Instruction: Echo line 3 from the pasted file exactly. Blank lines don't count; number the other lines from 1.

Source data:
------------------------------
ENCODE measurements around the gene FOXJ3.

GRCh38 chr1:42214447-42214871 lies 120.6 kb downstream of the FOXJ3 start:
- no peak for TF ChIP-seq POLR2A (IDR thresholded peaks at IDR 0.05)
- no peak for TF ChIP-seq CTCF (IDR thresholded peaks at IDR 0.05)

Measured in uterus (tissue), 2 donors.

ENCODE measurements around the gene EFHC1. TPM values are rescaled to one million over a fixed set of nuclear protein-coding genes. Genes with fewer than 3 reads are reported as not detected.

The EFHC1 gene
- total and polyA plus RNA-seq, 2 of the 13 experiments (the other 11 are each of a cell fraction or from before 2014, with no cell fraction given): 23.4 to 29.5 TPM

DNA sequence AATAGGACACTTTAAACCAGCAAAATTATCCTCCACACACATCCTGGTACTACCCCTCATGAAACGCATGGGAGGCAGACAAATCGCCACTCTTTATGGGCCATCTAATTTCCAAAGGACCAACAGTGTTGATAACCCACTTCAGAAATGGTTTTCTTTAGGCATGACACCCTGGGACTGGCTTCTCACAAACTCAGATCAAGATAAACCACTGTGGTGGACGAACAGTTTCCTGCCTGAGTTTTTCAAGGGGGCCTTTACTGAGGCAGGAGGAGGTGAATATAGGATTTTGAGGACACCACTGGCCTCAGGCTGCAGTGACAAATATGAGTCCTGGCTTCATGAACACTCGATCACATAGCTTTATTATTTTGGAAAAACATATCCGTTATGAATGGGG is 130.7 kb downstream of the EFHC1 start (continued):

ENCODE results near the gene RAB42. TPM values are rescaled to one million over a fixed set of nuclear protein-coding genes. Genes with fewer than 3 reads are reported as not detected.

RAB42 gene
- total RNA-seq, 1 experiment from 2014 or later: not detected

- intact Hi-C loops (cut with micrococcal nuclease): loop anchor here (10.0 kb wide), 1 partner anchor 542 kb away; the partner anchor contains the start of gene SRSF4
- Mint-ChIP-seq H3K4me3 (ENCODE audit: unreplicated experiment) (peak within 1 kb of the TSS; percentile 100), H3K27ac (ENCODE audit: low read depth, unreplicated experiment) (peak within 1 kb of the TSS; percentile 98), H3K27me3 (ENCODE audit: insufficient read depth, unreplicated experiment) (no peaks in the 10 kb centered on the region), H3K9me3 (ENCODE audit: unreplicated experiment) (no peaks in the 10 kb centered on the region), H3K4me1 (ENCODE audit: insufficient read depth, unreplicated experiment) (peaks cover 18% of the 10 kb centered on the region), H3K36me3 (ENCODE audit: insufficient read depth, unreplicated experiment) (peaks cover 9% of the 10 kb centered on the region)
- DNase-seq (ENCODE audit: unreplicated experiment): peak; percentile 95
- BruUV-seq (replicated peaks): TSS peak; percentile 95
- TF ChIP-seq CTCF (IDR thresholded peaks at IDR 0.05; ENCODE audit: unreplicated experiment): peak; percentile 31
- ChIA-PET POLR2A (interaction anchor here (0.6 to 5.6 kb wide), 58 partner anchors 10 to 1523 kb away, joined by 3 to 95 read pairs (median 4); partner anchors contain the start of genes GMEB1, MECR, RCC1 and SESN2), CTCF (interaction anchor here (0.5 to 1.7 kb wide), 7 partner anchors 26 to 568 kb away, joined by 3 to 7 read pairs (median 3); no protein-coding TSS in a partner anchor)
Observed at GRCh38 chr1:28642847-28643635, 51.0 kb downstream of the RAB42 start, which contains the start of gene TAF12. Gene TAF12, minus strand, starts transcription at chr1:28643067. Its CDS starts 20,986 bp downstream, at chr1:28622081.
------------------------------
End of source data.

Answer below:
- no peak for TF ChIP-seq POLR2A (IDR thresholded peaks at IDR 0.05)